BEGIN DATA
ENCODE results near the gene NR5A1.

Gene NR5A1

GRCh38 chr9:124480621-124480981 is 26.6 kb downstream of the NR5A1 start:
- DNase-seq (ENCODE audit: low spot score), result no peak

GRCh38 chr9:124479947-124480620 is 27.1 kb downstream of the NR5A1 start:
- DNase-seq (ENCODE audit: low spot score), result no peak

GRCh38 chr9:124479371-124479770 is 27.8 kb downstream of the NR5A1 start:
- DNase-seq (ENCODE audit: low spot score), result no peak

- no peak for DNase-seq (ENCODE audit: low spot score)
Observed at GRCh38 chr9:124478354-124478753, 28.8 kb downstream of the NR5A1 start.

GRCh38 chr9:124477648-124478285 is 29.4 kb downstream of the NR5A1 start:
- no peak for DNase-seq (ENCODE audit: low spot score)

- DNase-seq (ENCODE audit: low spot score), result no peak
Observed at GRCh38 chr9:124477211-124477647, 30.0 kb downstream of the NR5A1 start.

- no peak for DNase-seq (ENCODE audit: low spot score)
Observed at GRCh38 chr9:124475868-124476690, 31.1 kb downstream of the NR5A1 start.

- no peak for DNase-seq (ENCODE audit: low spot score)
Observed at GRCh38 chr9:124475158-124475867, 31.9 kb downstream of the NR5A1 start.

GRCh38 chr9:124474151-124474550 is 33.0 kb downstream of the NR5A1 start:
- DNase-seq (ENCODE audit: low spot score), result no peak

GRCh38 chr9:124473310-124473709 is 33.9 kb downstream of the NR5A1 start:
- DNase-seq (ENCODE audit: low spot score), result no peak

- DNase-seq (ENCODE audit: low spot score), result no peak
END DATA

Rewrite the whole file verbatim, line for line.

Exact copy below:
ENCODE results near the gene NR5A1.

Gene NR5A1

GRCh38 chr9:124480621-124480981 is 26.6 kb downstream of the NR5A1 start:
- DNase-seq (ENCODE audit: low spot score), result no peak

GRCh38 chr9:124479947-124480620 is 27.1 kb downstream of the NR5A1 start:
- DNase-seq (ENCODE audit: low spot score), result no peak

GRCh38 chr9:124479371-124479770 is 27.8 kb downstream of the NR5A1 start:
- DNase-seq (ENCODE audit: low spot score), result no peak

- no peak for DNase-seq (ENCODE audit: low spot score)
Observed at GRCh38 chr9:124478354-124478753, 28.8 kb downstream of the NR5A1 start.

GRCh38 chr9:124477648-124478285 is 29.4 kb downstream of the NR5A1 start:
- no peak for DNase-seq (ENCODE audit: low spot score)

- DNase-seq (ENCODE audit: low spot score), result no peak
Observed at GRCh38 chr9:124477211-124477647, 30.0 kb downstream of the NR5A1 start.

- no peak for DNase-seq (ENCODE audit: low spot score)
Observed at GRCh38 chr9:124475868-124476690, 31.1 kb downstream of the NR5A1 start.

- no peak for DNase-seq (ENCODE audit: low spot score)
Observed at GRCh38 chr9:124475158-124475867, 31.9 kb downstream of the NR5A1 start.

GRCh38 chr9:124474151-124474550 is 33.0 kb downstream of the NR5A1 start:
- DNase-seq (ENCODE audit: low spot score), result no peak

GRCh38 chr9:124473310-124473709 is 33.9 kb downstream of the NR5A1 start:
- DNase-seq (ENCODE audit: low spot score), result no peak

- DNase-seq (ENCODE audit: low spot score), result no peak